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The listing I have in my paper is Java Code. When it is displayed through TeX I lose some of the formatting that I did inside my .java files. For example, all of my comments in my code were lined up, but now after incorporating the Java code in TeX the comments are no longer lined up. Here is a visual of this dilemna:

enter image description here

Notice how all the comments are lined up except the first few at the top. Clearly there is room to the right for all of the comments to be shifted.

Here is my TeX code for the listing:

\section{Code}


\lstset{language=Java, basicstyle=\tiny\ttfamily,
    linewidth=\textwidth,
    numbers=left,
    columns=flexible,
    numbersep=5pt,      % Abstand der Nummern zum Text
    tabsize=3,
    breaklines=true,
    frame=bottomline,
    showspaces=false,
    showtabs=false,
    xleftmargin=17pt,
    breakatwhitespace=true,
    framexleftmargin=17pt,
    framexrightmargin=5pt,
    framexbottommargin=4pt,
    showstringspaces=false,
    literate=%
        {Ö}{{\"O}}1
        {Ä}{{\"A}}1
        {Ü}{{\"U}}1
        {ß}{{\ss}}2
        {ü}{{\"u}}1
        {ä}{{\"a}}1
        {ö}{{\"o}}1
        }
\lstinputlisting{EncodingScheme.JAVA}
  1. Are there ways to edit my code inside TeX manually?
  2. How can I get page-breaks at certain points in the code? For example, if I wanted to see the for-loop that is at the bottom of the page in the picture what would I do?
  3. Please give all related suggestions to formatting code inside TeX.
share|improve this question
    
So to say this a bit more concisely, you'd like to do some text-processing on the Java file itself tex-time so that 1) the Java source itself isn't altered [permanently?] and 2) the comments line up in the output. –  Sean Allred Dec 20 '12 at 18:04
    
Before it is in TeX it is formatted fine. Like the comments in my Java file are neatly lined up. Often they end up jumbled in TeX. I am mostly concerned about the comments lining up. –  CodeKingPlusPlus Dec 20 '12 at 18:10
    
Being OCD myself (but not really - that'd suck) I completely understand. –  Sean Allred Dec 20 '12 at 18:12
1  
How are you aligning your comments? Are you using mixed tabs and spaces, or only spaces? Does the same thing happen if you paste the code inside a lstlisting environment, or only when the code is brought in via \lstinputlisting? Can you edit your question to include a few of the lines of code that cause trouble? –  G. Poore Dec 23 '12 at 4:17
    
I think we need an example of your Java code here so we can work out exactly what is up. –  Joseph Wright Jan 5 '13 at 21:24

2 Answers 2

up vote 1 down vote accepted

If your comments are aligned in the source code, but not in a lstlisting environment, the reason usually is that in the source code there are TABs and spaces and that the TAB width of your source code editor is not in line with the one used by listings. You can change the latter with the tabsize=<number> option.

Nevertheless it is also possible to automatically align all comments. In the following, I overwrite the // delimiter with morecomment to "format" the comment with a \lstCom[<indent length>] command. The \lstCom command uses the tabto package to typeset all comments a fixed position from the left, resulting in perfectly alligned comments no matter what the source code looks like:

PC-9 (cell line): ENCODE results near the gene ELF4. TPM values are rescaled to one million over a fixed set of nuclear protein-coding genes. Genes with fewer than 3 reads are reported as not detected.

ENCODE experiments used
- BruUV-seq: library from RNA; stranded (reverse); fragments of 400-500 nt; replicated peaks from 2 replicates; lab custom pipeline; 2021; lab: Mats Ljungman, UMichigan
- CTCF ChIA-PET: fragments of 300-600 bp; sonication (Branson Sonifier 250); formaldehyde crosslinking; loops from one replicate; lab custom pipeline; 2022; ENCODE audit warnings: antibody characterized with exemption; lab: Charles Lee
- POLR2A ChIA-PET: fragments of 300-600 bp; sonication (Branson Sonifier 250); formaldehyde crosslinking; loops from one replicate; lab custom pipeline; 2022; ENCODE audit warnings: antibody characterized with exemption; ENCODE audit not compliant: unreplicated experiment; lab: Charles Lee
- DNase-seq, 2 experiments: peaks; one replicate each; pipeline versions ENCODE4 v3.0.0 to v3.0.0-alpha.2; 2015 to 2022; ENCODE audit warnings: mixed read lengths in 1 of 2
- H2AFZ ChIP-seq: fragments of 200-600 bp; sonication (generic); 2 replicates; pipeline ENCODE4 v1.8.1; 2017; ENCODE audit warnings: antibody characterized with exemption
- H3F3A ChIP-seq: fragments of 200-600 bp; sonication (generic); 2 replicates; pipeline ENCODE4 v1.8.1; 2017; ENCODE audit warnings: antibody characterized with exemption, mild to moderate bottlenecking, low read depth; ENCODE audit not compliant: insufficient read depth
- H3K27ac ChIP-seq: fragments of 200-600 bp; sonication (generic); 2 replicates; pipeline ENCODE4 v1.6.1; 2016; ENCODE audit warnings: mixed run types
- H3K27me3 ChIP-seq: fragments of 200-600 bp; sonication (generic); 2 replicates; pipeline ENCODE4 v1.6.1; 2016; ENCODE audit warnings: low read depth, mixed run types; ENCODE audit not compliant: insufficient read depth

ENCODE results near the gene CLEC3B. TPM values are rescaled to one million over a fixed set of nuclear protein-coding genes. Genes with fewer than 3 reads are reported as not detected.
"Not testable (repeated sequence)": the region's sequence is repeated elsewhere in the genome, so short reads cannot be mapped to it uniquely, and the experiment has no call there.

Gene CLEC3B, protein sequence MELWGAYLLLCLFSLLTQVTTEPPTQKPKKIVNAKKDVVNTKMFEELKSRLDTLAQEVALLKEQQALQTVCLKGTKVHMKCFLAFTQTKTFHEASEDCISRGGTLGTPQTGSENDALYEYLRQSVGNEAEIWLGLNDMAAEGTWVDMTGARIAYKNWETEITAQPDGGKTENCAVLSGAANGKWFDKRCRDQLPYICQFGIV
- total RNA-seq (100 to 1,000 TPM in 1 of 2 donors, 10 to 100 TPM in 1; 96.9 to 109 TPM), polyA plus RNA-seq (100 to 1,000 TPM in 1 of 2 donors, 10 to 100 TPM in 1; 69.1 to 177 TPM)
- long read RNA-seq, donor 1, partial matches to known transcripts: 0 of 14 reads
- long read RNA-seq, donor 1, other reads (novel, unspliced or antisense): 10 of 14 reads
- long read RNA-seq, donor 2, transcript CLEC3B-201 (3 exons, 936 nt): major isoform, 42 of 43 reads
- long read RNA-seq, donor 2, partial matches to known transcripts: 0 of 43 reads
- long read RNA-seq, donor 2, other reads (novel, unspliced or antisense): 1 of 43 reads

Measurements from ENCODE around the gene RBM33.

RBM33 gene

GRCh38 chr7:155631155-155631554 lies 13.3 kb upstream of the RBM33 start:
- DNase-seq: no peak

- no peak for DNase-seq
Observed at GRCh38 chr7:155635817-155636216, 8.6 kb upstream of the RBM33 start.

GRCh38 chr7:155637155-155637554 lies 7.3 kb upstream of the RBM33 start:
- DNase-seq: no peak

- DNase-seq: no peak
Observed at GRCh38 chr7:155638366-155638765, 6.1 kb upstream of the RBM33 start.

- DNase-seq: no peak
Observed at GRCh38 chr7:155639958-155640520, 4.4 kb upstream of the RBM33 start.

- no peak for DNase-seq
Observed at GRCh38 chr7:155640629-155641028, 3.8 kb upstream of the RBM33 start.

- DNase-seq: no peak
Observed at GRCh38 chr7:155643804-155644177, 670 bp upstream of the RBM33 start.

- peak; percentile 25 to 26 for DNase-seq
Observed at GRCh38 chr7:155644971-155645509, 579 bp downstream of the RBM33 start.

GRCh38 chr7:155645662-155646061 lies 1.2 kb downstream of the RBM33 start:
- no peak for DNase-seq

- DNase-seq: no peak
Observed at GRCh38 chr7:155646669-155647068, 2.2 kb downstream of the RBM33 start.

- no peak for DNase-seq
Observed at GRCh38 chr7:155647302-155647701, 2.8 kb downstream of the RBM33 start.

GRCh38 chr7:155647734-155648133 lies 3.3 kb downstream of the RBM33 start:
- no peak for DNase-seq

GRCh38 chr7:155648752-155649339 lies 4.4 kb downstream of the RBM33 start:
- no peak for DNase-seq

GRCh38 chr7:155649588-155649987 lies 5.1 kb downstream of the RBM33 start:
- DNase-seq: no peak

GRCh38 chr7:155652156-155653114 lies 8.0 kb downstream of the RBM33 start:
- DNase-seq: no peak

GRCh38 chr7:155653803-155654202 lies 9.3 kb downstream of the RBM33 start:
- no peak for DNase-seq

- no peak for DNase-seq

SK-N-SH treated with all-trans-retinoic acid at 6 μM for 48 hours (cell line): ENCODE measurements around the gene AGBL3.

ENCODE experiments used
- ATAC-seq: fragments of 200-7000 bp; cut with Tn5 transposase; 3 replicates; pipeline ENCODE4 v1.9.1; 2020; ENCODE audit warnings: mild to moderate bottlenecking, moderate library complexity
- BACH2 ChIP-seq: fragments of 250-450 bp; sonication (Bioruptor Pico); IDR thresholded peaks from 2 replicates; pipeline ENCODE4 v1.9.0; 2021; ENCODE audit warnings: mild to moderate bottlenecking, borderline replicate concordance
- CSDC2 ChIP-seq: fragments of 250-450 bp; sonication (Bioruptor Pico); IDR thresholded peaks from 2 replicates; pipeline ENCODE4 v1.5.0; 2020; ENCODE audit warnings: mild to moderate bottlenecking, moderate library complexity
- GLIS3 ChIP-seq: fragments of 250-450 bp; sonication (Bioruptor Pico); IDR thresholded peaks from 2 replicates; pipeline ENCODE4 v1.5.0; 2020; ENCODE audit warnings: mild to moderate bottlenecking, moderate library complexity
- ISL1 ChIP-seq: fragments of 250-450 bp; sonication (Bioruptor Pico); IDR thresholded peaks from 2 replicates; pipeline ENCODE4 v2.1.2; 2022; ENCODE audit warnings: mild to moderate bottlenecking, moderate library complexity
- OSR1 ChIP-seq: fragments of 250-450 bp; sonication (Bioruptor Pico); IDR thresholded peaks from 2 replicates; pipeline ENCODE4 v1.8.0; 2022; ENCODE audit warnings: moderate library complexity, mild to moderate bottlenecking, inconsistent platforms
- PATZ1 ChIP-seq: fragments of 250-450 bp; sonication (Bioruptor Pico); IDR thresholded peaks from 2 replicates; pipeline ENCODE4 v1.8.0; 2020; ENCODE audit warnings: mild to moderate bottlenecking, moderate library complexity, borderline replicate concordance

\documentclass[DIV=15]{scrartcl}
\usepackage[T1]{fontenc}
\usepackage{listings,beramono,helvet}
\usepackage{tabto}

\makeatletter
\newenvironment{lstComment}[1][]
{\begingroup\def\lst@com@width{#1}\begin{lrbox}{\@tempboxa}}
{\end{lrbox}\lst@com@box[\lst@com@width]{\@tempboxa}\endgroup}

\newcommand\lstCom[1][11cm]{%
  \begin{lstComment}[#1]\bgroup\aftergroup\lst@com@endenv%
}
\def\lst@com@endenv{%
  \end{lstComment}%   
  \egroup
}
\newcommand{\lst@com@box}[2][]{%
  \tabto{#1}\usebox{#2}%
}
\makeatother

\lstset{
  language={Java},basicstyle=\ttfamily,columns=fullflexible
}

\begin{document}

\lstset{ morecomment=**[l][{\lstCom[10cm]}]{//} }
\begin{lstlisting}
public class HelloWorld { // We may have  many classes
  public static void main(String[] args) { // but only one main() method!
    System.out.println("Hello, World");
  } // here we terminate
} // end of the world
\end{lstlisting}

\end{document}

enter image description here

You have to play a bit around with the parameter given to \lstCom in the morecomment= line to get a suitable indentation. If a source line is larger than the indent, the comment will be inserted as an extra line. However, comments itself are not broken across lines if they exceed the available space. This should be possible, but would require some extra work.

share|improve this answer

This is not what you're looking for, but to be perfectly precise, you can alter you code inside TeX explicitly, with the lstlisting environment:

\begin{lstlisting}[language=python]
for index in range(314):
    print "Easy as sweet potato pie."
\end{lstlisting}

This has its drawbacks, since you can't edit your Java-source to correct actual bugs without having to go back and make the same changes to your TeX, fixing the comments.

On the upside, you have direct (yet limited) control over the output. The comments may not line up perfectly, in which case it may yet be possible to do one of two things:

  1. Change the font listings uses by default.
  2. Do some relatively serious text processing. With \@for and crap. And other stuff. (Or perhaps LuaTeX? I haven't messed with it...)

See also http://tex.stackexchange.com/a/31352/17423 for a good solution if you replicate the source in TeX. Unfortunately, this solution requires you to put a hard limit on the width of your comments. It is possible to define multiple spacings, though.

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